Breakthrough prostate cancer treatment trialled at Nepean Hospital
The next generation of prostate cancer treatment has arrived with a new robotic laser therapy system revolutionising the way surgery is performed. The new technology is improving patient outcomes for men and ensuring a better quality of life post procedure.
Associate Professor Dr Celi Varol (right) and Urology fellow Jonathan Kam (left) successfully trial new prostate cancer treatment technology
Currently trialled at Nepean Hospital is a needle guided laser ablation treatment that targets the prostate cancer without having to remove the whole prostate gland or affecting the function of prostate gland itself.
Nepean Hospital Urologist, Associate Professor Celi Varol, the mastermind behind the new Australian technology, has spent close to a decade perfecting its design, manufacture, and trial.
“As doctors we have to listen to our patients and it was commonly asked ‘why can’t you just remove the cancer and leave the rest behind?’. It’s a valid question, we as surgeons do this for other cancers. We remove part of a lung, part of a brain, but don’t remove the entire organ. That began the genesis of what the new laser treatment is today,” says Celi.
The procedure works by placing a needle into the prostate gland that has a laser system on the end which heats up the cancerous cells to destroy the most diseased part of the prostate.
While Celi emphasises the breakthrough laser procedure is still in clinical trials and may not be appropriate for all patients, it does offer hope for many men facing prostate cancer in the future. Rather than lose their prostate entirely and risk significant and lifelong nerve damage, the focal laser therapy treatment could not only allow patients to survive the cancer but also maintain full function.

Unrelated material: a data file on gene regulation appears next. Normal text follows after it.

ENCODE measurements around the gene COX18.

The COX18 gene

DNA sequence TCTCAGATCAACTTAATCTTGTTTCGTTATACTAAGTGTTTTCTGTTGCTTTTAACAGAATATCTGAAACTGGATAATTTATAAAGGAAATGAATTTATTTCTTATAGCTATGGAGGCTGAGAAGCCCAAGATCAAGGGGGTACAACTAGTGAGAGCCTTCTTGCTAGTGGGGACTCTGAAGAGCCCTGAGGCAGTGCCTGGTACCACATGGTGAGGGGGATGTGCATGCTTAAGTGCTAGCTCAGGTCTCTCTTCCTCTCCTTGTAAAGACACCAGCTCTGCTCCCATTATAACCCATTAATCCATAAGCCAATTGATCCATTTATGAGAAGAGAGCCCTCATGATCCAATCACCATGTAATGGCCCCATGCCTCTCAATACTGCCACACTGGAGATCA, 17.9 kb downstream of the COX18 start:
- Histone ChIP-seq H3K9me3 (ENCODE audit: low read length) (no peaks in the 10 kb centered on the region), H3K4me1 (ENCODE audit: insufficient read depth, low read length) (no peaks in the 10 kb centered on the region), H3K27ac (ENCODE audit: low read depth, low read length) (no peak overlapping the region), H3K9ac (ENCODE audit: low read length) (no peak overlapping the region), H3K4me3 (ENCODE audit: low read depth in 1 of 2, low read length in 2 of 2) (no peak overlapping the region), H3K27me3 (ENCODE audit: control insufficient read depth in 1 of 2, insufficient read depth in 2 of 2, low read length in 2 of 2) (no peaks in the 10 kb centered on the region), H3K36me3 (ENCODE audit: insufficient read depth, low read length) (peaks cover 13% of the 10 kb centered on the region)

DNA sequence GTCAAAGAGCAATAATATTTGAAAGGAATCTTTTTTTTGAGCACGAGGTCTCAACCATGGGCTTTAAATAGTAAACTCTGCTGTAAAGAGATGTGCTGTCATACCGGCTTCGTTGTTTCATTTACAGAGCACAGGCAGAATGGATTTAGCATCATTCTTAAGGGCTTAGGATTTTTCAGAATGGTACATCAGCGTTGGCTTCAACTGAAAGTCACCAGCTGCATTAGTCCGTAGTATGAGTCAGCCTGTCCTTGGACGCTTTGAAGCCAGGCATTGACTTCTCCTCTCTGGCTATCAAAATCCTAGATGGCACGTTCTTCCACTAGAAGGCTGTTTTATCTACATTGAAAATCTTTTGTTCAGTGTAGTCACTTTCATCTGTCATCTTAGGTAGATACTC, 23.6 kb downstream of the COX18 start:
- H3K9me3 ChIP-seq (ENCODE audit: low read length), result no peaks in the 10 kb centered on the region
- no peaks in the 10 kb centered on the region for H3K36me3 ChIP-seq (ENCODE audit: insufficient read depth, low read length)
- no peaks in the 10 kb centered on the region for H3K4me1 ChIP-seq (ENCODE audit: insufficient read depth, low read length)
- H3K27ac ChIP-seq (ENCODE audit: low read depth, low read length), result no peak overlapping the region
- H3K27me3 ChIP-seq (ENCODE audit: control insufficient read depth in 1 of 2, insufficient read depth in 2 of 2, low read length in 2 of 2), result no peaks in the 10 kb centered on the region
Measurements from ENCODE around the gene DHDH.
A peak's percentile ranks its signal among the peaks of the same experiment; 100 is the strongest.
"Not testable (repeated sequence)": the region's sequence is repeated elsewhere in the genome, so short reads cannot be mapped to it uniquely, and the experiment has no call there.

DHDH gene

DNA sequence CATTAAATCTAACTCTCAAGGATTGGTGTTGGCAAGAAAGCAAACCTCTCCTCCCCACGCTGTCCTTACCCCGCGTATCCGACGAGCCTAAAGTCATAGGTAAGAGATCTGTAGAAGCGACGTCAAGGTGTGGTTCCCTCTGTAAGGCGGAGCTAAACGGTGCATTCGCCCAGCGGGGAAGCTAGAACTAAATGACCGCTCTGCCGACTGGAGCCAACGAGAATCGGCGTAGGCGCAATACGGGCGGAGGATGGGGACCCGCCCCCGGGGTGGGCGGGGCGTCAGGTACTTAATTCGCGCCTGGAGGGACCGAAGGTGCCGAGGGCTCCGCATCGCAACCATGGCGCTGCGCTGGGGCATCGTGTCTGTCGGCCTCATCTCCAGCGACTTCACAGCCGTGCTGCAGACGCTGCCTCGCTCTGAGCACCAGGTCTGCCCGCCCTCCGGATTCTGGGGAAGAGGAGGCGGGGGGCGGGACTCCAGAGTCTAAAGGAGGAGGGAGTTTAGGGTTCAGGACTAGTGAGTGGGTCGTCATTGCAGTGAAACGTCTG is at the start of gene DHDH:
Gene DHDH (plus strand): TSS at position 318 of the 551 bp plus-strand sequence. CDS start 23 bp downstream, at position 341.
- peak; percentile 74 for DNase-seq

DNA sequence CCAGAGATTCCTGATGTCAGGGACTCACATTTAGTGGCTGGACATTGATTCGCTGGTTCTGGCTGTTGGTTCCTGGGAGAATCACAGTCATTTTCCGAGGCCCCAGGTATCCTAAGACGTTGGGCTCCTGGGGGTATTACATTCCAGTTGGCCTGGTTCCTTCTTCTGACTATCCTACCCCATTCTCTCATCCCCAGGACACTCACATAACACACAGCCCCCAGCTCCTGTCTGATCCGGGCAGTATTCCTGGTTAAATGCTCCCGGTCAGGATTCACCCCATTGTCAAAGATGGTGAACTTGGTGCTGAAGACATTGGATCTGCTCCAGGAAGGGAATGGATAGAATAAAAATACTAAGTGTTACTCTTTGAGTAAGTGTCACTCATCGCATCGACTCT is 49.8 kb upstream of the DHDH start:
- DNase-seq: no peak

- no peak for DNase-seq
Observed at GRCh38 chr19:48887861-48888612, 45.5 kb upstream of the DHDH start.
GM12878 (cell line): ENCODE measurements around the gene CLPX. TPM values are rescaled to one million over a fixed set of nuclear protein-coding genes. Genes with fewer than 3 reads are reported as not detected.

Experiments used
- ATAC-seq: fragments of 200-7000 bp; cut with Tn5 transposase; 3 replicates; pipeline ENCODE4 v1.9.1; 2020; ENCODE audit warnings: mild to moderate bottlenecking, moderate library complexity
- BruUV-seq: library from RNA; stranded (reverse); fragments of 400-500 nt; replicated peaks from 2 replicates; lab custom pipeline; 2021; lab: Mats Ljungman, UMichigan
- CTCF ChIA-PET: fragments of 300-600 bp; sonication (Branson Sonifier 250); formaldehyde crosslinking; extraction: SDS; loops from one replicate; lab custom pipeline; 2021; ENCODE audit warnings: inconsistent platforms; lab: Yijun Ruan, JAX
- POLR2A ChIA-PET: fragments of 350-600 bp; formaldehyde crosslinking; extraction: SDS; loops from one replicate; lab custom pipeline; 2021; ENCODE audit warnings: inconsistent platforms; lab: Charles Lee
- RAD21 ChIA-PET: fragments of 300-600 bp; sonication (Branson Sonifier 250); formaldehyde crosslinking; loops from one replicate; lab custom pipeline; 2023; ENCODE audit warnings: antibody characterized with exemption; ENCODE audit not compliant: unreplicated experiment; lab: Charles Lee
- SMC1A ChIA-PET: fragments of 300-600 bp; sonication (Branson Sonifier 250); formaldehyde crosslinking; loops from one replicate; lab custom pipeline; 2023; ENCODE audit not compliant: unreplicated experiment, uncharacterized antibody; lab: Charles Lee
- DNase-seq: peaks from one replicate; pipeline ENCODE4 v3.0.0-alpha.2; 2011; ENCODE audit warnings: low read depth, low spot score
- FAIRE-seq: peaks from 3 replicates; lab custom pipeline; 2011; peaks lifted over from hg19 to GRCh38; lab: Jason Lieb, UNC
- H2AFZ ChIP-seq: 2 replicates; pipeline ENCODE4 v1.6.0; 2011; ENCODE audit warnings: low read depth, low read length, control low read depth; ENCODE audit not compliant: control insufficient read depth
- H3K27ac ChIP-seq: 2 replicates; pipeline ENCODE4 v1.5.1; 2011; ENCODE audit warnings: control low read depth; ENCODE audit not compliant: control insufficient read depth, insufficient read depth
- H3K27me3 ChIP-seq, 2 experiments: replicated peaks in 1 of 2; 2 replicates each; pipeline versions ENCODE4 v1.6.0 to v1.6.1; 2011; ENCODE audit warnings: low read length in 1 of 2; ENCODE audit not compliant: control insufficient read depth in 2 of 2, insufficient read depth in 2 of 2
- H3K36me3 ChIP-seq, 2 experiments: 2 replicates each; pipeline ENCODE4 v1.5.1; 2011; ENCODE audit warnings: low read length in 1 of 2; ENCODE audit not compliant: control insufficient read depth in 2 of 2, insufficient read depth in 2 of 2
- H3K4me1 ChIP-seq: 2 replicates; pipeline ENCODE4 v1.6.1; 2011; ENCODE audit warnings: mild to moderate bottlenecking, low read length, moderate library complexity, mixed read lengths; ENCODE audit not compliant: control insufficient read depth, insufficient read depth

“With the assistance of MRI we’re able to target the cancer with the highest of accuracy. By targeting the cancer itself, and leaving the organ intact we are providing an opportunity for our patients to experience next to no side effects,” says Celi.
“This is a day only intervention and the patient returns home the same day. The procedure is relatively inexpensive, usually requires no overnight stay in hospital and has minimal recovery time for the patient. Everyone wins, especially the patient.”
Urology Fellow, Dr Jonathan Kam has spent the past year learning traditional robotic assisted surgery at Nepean Hospital and is impressed at how accessible the new laser ablation technology is by comparison.
“The new treatments huge benefit is that it is exceptionally easy to learn and teach. Its simplicity means our most junior registrars can get their head around the technology without requiring years of overseas training,” says Jonathan.
The technology is already receiving international acclaim, with both Celi and Jonathan winning first prize for their research presentation at the Frontiers in Oncologic Prostate Care and Ablative Local Therapy Meeting in Los Angeles.
“The reception has been overwhelmingly positive. We’ve had institutes and organisations come to us asking how the device works and when they can trial it, as it far exceeds any other laser technology out on the market,” Jonathan explains.
The technology behind the treatment was nominated for the Health Research and Innovation Award at this year’s NSW Health Awards.